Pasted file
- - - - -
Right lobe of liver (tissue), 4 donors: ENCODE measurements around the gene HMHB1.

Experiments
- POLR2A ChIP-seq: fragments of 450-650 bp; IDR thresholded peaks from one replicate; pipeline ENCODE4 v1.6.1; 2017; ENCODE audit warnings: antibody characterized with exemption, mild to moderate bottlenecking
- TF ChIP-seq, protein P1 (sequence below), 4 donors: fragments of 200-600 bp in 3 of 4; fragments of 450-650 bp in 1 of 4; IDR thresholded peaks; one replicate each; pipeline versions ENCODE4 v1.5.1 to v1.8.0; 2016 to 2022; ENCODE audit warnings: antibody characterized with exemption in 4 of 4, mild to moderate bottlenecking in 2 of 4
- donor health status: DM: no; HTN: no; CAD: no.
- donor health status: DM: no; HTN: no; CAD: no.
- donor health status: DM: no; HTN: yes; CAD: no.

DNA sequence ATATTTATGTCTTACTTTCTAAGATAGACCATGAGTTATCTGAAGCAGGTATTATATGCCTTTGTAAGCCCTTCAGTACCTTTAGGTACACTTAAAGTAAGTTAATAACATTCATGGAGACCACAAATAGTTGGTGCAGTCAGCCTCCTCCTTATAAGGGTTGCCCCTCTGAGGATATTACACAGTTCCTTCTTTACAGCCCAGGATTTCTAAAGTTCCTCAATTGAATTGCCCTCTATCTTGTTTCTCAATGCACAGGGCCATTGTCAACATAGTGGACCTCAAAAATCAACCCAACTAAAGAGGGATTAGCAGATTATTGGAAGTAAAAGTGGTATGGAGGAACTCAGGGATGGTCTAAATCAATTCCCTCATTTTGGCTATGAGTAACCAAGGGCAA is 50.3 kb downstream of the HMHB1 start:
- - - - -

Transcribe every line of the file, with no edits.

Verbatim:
Right lobe of liver (tissue), 4 donors: ENCODE measurements around the gene HMHB1.

Experiments
- POLR2A ChIP-seq: fragments of 450-650 bp; IDR thresholded peaks from one replicate; pipeline ENCODE4 v1.6.1; 2017; ENCODE audit warnings: antibody characterized with exemption, mild to moderate bottlenecking
- TF ChIP-seq, protein P1 (sequence below), 4 donors: fragments of 200-600 bp in 3 of 4; fragments of 450-650 bp in 1 of 4; IDR thresholded peaks; one replicate each; pipeline versions ENCODE4 v1.5.1 to v1.8.0; 2016 to 2022; ENCODE audit warnings: antibody characterized with exemption in 4 of 4, mild to moderate bottlenecking in 2 of 4
- donor health status: DM: no; HTN: no; CAD: no.
- donor health status: DM: no; HTN: no; CAD: no.
- donor health status: DM: no; HTN: yes; CAD: no.

DNA sequence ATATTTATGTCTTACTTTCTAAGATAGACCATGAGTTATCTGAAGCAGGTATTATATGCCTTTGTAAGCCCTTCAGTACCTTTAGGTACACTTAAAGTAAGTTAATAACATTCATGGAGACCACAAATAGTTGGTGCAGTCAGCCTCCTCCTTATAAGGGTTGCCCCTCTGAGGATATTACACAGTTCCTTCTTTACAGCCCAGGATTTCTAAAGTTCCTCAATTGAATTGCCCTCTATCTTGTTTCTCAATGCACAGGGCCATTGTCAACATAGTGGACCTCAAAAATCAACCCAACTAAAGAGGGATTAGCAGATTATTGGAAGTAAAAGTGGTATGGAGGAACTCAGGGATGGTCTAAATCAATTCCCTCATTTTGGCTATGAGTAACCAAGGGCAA is 50.3 kb downstream of the HMHB1 start: